Does it need to? I don’t know. Will it? Well, yeah. No matter what a writer decides, there will be some moral messages in the story – intentional or not. Since the story is told from one or more specific characters’ perspectives, it is also framed by their moral values and judgments. So some sort of moral perspective has to show through, right? Especially if the story is complex enough to improve empathy.

Does that mean we don’t have to purposely try to insert seeds for social change? Will our morals naturally shape our writing enough to be clear to the readers? I’m not sure. If you’re trying to write realistically about a character very unlike yourself, it’s very possible that the morals expressed in the book won’t match your own. What if your choice of characters, plot, and worldbuilding somehow supports a societal norm that you’re not even consciously aware of?

I know. That’s a lot of questions, quite a bit of rambling, and not a lot of answers. That’s why I’m curious what other writers think. Do writers need to consciously shape their stories to reshape society? Is it something to watch for in edits? (To make sure that you’re not accidentally supporting something you don’t want to?) Or do we write the best story we can and hope everything works out?

What do you think? Do writers have some kind of moral obligation to society?

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Never Let the Truth Get in the Way of a Good Story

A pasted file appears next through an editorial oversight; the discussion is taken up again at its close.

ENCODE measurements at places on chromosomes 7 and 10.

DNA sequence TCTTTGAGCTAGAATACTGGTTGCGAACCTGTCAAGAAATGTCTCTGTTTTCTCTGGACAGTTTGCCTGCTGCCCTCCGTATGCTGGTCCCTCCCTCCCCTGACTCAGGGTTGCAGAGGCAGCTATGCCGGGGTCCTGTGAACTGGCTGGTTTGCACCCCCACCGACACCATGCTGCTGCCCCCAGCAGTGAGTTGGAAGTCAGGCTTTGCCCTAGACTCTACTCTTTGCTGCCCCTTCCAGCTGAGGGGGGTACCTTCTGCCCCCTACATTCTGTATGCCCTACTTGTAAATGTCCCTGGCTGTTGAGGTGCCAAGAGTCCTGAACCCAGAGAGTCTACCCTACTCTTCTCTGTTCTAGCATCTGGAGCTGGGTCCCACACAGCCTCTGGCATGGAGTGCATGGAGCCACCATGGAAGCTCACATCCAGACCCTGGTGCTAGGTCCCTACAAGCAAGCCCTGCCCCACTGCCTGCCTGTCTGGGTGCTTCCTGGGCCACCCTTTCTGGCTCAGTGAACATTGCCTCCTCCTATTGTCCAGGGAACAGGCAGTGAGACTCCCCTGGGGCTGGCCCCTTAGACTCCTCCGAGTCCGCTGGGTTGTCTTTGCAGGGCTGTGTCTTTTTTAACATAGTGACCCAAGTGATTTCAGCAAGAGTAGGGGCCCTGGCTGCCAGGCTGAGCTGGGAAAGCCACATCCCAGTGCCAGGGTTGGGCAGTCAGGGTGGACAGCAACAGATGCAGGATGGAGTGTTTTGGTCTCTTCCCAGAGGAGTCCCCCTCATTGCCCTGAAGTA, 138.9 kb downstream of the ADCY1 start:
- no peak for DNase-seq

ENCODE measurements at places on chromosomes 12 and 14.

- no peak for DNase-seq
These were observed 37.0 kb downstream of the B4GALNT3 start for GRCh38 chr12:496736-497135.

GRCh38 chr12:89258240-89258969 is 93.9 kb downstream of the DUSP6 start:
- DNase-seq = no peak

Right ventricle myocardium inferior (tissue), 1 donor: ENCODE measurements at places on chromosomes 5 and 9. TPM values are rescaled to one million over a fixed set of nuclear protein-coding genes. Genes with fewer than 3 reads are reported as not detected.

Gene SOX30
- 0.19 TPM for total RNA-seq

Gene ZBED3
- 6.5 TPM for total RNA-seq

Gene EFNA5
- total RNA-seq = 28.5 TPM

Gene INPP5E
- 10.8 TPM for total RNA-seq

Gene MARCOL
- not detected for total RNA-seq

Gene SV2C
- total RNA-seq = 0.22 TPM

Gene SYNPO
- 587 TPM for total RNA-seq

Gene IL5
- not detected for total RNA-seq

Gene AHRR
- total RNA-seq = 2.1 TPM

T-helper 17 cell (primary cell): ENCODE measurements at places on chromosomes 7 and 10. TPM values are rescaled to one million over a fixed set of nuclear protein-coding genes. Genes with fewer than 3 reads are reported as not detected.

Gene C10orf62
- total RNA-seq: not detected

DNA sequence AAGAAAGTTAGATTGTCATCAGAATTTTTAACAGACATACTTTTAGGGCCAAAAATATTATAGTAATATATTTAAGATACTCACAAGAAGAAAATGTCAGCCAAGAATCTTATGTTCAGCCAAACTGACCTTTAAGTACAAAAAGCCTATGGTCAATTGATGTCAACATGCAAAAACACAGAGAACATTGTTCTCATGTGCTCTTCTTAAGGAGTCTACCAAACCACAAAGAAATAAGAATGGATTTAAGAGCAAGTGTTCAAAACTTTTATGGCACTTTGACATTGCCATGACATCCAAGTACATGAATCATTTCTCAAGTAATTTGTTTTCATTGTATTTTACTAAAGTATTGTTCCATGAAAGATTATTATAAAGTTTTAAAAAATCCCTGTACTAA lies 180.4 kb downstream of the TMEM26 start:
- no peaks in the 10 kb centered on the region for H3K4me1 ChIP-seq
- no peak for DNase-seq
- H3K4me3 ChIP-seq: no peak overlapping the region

Never let the truth get in the way of a good story. Old Proverb

No, it’s not a Mark Twain quote – or at least not one that’s been backed up by reliable resources.

If you Google this proverb, you’ll come up with plenty of sites that attribute it to Mark Twain (Goodreads, for one); however, I haven’t been able to find any reliable proof that he actually said it. And while I’d like to be able to say that it’s his quote (there’s something emotionally satisfying about quoting Mark Twain), I like to at least try to use accurate quotes and attributions.

What I did find is articles about how often Mark Twain is misquoted. There’s a whole website called Unquotable: Mark Twain, dedicated humorously to making up quotes that people will believe are his (not very helpful but interesting). The best actual research I found was compiled in a Huffington Post article called “That’s What He Said: Quoting Mark Twain.” The article lists various resources for checking whether the line you’re using was actually written by or said by Mark Twain. Some even let you search his letters and written works.

Well, I searched through those for this quote, and it was not in there. I looked through their lists of quotes by topic, and it still wasn’t there. I even did a Google Book search (a good way to verify quotes by writers, by the way), and none of the books that came up were his (or even that old). One of them, The Dictionary of Modern Proverbs, happens to be on my bookshelf (I guess I should’ve started there), and although it traces the line back to several variations and sources, none of those sources are Mark Twain.

Of course, at this point, the idea that Mark Twain said this is so firmly entrenched in the internet that there’s no changing it, true or false. Which is also kind of funny in context with the quote, isn’t it?